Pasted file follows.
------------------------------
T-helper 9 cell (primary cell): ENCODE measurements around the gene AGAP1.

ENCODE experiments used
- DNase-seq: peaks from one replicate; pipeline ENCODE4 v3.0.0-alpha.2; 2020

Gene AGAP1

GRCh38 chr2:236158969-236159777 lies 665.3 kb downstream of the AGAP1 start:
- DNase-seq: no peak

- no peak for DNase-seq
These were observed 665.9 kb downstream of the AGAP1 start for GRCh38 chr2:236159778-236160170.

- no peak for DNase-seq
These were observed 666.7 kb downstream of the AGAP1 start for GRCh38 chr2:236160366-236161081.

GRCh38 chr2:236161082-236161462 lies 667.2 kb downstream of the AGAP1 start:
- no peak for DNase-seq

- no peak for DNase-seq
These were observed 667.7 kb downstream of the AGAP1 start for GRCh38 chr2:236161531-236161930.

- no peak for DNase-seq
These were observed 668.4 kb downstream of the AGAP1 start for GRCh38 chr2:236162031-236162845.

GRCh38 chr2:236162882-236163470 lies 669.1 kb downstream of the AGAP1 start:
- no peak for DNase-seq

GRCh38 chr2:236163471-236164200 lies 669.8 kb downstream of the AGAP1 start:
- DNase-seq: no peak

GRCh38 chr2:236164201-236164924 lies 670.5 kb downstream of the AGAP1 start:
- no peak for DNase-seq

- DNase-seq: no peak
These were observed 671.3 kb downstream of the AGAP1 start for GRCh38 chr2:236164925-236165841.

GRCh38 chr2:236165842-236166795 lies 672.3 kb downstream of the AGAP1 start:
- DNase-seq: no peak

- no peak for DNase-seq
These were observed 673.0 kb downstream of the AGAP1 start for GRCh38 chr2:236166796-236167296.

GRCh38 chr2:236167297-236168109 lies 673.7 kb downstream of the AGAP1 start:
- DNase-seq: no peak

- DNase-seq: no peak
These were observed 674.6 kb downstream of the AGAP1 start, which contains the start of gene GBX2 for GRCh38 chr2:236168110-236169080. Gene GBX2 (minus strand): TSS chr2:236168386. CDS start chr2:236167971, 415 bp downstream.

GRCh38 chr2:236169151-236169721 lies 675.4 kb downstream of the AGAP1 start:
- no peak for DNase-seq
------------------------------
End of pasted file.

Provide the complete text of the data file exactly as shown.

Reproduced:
T-helper 9 cell (primary cell): ENCODE measurements around the gene AGAP1.

ENCODE experiments used
- DNase-seq: peaks from one replicate; pipeline ENCODE4 v3.0.0-alpha.2; 2020

Gene AGAP1

GRCh38 chr2:236158969-236159777 lies 665.3 kb downstream of the AGAP1 start:
- DNase-seq: no peak

- no peak for DNase-seq
These were observed 665.9 kb downstream of the AGAP1 start for GRCh38 chr2:236159778-236160170.

- no peak for DNase-seq
These were observed 666.7 kb downstream of the AGAP1 start for GRCh38 chr2:236160366-236161081.

GRCh38 chr2:236161082-236161462 lies 667.2 kb downstream of the AGAP1 start:
- no peak for DNase-seq

- no peak for DNase-seq
These were observed 667.7 kb downstream of the AGAP1 start for GRCh38 chr2:236161531-236161930.

- no peak for DNase-seq
These were observed 668.4 kb downstream of the AGAP1 start for GRCh38 chr2:236162031-236162845.

GRCh38 chr2:236162882-236163470 lies 669.1 kb downstream of the AGAP1 start:
- no peak for DNase-seq

GRCh38 chr2:236163471-236164200 lies 669.8 kb downstream of the AGAP1 start:
- DNase-seq: no peak

GRCh38 chr2:236164201-236164924 lies 670.5 kb downstream of the AGAP1 start:
- no peak for DNase-seq

- DNase-seq: no peak
These were observed 671.3 kb downstream of the AGAP1 start for GRCh38 chr2:236164925-236165841.

GRCh38 chr2:236165842-236166795 lies 672.3 kb downstream of the AGAP1 start:
- DNase-seq: no peak

- no peak for DNase-seq
These were observed 673.0 kb downstream of the AGAP1 start for GRCh38 chr2:236166796-236167296.

GRCh38 chr2:236167297-236168109 lies 673.7 kb downstream of the AGAP1 start:
- DNase-seq: no peak

- DNase-seq: no peak
These were observed 674.6 kb downstream of the AGAP1 start, which contains the start of gene GBX2 for GRCh38 chr2:236168110-236169080. Gene GBX2 (minus strand): TSS chr2:236168386. CDS start chr2:236167971, 415 bp downstream.

GRCh38 chr2:236169151-236169721 lies 675.4 kb downstream of the AGAP1 start:
- no peak for DNase-seq